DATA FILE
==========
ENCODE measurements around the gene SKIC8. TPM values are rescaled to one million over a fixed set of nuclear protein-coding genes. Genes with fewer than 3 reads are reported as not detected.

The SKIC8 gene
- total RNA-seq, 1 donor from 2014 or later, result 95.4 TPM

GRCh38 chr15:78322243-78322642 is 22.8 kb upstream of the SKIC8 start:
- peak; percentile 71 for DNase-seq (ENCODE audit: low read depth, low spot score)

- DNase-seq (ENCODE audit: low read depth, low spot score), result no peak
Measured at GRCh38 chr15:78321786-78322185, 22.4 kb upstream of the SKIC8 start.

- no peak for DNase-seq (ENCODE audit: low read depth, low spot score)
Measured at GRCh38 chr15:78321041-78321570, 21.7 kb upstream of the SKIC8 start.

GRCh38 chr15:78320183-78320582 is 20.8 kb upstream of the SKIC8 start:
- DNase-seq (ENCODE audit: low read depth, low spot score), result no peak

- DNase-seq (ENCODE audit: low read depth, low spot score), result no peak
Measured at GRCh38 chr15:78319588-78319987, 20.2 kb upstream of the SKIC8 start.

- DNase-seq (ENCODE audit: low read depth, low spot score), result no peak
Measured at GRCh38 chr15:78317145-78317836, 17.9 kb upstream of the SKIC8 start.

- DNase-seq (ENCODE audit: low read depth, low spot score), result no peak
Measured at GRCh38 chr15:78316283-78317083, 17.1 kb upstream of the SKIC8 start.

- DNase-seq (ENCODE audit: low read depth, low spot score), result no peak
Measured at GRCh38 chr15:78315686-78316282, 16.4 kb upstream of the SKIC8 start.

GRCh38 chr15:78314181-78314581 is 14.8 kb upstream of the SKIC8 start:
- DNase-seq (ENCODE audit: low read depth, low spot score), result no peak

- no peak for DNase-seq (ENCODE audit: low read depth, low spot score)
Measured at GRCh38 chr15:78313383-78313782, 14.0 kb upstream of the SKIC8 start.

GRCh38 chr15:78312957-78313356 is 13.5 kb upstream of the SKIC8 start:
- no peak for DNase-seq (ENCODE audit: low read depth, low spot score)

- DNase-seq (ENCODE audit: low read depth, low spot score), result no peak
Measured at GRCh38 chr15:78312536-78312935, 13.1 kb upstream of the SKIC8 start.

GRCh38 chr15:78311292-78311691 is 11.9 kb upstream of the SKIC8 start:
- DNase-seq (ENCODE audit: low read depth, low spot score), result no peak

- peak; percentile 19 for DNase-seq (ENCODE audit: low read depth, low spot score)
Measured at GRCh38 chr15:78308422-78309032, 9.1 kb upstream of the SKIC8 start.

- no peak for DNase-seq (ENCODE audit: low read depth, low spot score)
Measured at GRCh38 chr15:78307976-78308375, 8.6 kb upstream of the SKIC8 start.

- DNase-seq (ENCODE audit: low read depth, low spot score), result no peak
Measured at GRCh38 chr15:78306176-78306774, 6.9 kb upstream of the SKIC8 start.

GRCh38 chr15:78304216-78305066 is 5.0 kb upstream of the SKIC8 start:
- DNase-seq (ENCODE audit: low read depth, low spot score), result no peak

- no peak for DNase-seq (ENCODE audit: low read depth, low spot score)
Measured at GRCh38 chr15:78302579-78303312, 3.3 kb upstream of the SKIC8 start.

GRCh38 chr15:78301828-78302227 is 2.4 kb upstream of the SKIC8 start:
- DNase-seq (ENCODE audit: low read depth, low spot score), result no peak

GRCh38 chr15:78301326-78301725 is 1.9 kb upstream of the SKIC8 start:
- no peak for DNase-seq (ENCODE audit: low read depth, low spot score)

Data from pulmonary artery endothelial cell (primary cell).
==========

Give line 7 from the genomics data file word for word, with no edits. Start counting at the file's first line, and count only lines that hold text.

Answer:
Measured at GRCh38 chr15:78321786-78322185, 22.4 kb upstream of the SKIC8 start.